In Chapter 2 of "The Idea of Natural Rights"/ Brian Tierney surveys rapidly "the
origin of natural rights language" in the work of the Decretists, the canonists who
wrote on the DeeretMW Then he asks and answers what they did with the
language under the heading "Need and Natural Right" (pp. 69-76). Tierney offers
a list of particular rights defended by canonist theologians of the thirteenth centu-
ry "in terms of natural law." He sums them up as the results of "reflection on the
right ordering of human relationships in emerging societies" (p. 70). For an example
Tierney selects the right of self-preservation in the right of the poor to the surplus
property of the rich.
By 1200 the canonists asserted in strict justice that the rich man had to share
some of his surplus with the poor. A list of strong statements in the urged
them to consider the proposition and to conclude to its validity. "A man who keeps
more for himself than he needs is guilty of theft." "The use of all things that are in
the world ought to be common to all." "The clothes that you store away belong to
the naked."2 These assertions broach the question of distributive justice from the
point of view of the rich man. Then the canonists went a step further and logically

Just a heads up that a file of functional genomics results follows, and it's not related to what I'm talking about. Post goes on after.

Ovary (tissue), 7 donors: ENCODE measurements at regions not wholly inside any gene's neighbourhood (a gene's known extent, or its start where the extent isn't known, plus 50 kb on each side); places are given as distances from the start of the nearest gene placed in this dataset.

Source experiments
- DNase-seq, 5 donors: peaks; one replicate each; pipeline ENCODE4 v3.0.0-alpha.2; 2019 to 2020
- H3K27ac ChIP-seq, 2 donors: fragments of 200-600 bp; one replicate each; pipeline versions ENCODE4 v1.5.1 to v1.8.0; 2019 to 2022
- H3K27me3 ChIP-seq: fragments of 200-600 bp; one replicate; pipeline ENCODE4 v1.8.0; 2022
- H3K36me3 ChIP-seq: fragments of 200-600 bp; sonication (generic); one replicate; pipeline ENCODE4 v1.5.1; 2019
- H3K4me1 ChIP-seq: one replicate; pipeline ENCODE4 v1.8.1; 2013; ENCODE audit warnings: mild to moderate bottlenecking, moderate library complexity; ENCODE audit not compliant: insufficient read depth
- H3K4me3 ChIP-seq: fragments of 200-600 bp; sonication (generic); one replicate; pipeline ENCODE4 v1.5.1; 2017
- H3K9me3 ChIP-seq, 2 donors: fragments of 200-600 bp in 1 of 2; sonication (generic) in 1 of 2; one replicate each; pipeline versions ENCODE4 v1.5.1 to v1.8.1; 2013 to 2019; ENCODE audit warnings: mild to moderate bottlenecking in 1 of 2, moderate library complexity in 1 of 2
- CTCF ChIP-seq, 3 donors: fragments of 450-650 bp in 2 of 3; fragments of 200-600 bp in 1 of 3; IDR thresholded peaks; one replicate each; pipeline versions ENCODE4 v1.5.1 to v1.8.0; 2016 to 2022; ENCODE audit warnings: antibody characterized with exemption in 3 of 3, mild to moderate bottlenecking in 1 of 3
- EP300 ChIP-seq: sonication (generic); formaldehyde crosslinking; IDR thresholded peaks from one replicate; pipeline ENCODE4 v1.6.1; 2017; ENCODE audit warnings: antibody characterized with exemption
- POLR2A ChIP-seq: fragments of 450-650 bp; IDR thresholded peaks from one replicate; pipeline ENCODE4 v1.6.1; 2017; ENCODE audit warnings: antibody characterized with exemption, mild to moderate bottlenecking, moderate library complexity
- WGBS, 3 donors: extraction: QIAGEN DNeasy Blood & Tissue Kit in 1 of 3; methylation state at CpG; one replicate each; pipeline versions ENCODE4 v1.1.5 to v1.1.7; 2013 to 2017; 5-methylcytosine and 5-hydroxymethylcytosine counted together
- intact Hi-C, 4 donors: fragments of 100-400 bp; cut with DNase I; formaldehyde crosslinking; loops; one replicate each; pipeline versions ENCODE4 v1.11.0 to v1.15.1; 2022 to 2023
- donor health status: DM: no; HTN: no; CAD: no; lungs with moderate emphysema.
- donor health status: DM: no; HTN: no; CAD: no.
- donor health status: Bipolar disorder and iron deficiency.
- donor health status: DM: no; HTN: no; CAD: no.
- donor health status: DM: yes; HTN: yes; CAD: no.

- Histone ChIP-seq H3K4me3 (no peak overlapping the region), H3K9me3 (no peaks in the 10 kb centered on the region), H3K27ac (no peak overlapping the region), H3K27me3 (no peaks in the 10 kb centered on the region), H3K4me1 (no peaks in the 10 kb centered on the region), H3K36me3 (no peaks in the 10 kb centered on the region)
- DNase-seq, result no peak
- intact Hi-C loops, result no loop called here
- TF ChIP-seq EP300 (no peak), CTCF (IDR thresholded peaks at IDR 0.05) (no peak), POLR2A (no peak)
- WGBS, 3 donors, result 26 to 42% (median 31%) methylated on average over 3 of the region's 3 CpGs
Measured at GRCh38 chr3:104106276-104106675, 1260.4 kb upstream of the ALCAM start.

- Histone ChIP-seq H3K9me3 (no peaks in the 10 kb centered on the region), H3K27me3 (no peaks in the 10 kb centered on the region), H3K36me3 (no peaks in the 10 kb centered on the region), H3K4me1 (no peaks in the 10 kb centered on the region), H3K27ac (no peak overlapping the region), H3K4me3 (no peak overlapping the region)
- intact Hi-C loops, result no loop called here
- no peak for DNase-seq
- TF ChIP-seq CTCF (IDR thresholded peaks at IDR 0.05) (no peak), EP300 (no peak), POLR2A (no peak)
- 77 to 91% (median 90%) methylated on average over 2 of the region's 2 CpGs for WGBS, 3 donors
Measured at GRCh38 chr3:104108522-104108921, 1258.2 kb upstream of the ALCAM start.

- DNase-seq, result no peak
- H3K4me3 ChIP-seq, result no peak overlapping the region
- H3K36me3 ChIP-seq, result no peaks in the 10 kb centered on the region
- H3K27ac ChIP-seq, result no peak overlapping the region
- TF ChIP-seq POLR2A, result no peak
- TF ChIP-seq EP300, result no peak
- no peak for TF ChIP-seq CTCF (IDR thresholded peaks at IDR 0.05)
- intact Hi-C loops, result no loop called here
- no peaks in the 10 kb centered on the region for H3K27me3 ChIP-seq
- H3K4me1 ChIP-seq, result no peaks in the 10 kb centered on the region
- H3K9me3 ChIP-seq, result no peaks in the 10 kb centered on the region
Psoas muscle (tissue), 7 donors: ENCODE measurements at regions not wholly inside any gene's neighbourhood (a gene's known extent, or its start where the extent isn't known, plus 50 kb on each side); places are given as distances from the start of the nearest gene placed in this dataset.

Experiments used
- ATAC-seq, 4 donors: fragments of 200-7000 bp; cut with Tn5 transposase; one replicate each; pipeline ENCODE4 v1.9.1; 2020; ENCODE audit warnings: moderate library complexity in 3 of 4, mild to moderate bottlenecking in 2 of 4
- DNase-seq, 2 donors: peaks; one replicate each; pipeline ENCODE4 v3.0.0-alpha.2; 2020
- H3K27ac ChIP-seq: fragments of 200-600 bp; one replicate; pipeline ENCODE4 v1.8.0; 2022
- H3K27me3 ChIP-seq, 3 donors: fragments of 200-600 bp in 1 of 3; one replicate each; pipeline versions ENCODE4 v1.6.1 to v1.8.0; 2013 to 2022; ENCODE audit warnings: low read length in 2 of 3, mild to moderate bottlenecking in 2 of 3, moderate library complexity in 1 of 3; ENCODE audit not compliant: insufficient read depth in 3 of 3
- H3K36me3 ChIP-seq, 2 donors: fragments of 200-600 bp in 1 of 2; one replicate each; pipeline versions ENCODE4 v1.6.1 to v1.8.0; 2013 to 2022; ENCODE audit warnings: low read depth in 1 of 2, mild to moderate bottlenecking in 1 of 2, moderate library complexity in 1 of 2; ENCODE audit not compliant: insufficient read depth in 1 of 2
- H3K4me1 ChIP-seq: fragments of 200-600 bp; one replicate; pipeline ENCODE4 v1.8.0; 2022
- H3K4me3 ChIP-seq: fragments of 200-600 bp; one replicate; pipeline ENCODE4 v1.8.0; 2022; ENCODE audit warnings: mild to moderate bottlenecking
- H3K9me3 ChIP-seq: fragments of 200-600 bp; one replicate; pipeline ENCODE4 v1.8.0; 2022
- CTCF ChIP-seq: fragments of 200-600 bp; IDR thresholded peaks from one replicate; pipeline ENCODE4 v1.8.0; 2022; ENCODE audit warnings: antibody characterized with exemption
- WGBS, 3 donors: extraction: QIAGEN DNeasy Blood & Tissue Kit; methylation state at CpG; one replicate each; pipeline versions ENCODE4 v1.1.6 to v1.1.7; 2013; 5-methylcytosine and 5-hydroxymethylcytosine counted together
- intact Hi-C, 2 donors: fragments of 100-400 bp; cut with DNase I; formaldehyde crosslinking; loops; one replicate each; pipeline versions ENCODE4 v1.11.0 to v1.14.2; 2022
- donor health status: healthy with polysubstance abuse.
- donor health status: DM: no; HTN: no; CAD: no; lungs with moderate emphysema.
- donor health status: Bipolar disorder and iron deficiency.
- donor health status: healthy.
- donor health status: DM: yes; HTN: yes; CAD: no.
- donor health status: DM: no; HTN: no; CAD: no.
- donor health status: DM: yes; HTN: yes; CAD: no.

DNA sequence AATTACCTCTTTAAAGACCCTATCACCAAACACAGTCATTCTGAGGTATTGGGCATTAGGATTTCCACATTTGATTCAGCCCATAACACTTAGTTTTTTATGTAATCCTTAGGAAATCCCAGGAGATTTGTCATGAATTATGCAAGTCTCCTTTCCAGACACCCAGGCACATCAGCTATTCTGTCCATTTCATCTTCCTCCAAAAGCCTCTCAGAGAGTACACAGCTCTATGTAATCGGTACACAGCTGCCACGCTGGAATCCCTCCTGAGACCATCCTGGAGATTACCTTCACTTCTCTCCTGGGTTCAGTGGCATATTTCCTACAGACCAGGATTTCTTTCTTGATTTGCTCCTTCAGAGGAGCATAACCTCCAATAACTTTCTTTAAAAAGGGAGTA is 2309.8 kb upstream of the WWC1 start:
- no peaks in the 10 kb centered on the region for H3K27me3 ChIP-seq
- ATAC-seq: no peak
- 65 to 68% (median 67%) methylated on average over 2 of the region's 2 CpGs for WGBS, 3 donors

asserted that the poor man had a right to the superfluous goods of a wealthy man
when in dire need. In theory he did, Tierney notes, and if he acted on his right to
take what he needed, he ran the danger of being hauled before a judge and con-
demned. There is little comfort in the thought of having exercised one's right while
dangling at the end of a rope. Yet the theory was anchored in the case of the rights
of the poor as the thirteenth century began unfolding. Right on time, Francis and
his brothers appeared on the scene.
1 Brian TiERNEY, The Idea of Natural Rights. Studies on Natural Rights, Natural Law and Church Law,
1150-1625 (Emory University studies in law and religion 5), Grand Rapids, Michigan 1997, pp. 43-77.
2 See TiERNEY, The Idea (note 1 above), p. 70.